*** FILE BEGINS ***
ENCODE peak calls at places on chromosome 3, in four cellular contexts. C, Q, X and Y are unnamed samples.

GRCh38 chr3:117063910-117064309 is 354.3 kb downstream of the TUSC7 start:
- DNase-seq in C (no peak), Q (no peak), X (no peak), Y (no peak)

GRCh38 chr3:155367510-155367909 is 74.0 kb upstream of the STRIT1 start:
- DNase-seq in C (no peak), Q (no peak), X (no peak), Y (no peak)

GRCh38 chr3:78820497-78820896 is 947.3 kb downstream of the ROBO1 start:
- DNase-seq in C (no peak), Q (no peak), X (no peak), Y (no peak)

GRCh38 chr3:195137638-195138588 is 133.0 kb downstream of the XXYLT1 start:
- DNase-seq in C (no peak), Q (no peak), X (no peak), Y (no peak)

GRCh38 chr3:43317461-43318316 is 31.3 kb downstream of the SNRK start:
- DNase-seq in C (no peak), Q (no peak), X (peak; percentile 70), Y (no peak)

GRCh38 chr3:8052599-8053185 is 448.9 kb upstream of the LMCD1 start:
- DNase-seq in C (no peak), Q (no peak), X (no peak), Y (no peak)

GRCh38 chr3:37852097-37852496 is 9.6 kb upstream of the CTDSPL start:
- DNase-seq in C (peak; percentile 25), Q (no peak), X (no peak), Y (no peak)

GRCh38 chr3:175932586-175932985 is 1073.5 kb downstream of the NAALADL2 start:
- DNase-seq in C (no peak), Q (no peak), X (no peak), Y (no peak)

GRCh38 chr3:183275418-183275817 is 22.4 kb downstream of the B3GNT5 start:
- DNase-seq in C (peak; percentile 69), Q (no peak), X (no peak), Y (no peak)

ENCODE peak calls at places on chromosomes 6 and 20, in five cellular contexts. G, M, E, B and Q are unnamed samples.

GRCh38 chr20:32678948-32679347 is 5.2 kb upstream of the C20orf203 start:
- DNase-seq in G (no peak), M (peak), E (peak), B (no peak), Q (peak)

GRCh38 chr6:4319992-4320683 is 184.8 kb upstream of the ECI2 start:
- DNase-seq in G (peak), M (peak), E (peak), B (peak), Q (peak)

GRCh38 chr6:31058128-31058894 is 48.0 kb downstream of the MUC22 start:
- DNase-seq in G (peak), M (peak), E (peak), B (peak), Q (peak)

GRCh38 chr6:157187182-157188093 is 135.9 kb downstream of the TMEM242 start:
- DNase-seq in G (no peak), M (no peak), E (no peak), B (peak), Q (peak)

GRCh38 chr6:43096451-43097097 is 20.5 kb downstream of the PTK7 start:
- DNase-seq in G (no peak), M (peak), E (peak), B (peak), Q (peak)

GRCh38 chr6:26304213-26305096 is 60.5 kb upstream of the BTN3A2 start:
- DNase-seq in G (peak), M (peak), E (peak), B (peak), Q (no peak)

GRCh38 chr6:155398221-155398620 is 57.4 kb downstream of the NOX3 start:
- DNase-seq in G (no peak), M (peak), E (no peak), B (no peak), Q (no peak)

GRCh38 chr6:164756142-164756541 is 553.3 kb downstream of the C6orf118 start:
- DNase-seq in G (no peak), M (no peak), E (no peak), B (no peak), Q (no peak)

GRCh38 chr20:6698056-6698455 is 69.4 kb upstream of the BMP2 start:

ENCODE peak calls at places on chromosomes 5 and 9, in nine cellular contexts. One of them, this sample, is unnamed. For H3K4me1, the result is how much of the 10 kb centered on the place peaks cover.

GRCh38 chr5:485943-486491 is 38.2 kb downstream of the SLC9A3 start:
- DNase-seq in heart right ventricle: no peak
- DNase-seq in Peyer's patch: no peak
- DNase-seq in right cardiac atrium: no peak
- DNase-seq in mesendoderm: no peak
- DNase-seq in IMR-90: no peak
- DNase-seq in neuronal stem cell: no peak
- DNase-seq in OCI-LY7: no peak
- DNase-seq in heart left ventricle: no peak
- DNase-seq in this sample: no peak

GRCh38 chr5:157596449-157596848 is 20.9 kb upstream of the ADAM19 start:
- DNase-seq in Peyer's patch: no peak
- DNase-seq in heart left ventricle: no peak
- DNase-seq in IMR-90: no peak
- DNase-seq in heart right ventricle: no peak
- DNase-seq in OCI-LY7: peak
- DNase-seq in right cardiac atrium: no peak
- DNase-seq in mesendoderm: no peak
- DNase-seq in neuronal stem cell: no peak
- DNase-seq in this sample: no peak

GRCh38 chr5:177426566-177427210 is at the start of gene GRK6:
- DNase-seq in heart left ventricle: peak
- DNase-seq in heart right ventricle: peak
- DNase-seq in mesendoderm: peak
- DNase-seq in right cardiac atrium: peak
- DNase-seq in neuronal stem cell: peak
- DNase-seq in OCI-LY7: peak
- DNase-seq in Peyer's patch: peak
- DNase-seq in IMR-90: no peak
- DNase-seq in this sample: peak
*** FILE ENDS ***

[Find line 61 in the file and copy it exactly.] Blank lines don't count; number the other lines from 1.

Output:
- DNase-seq in heart right ventricle: peak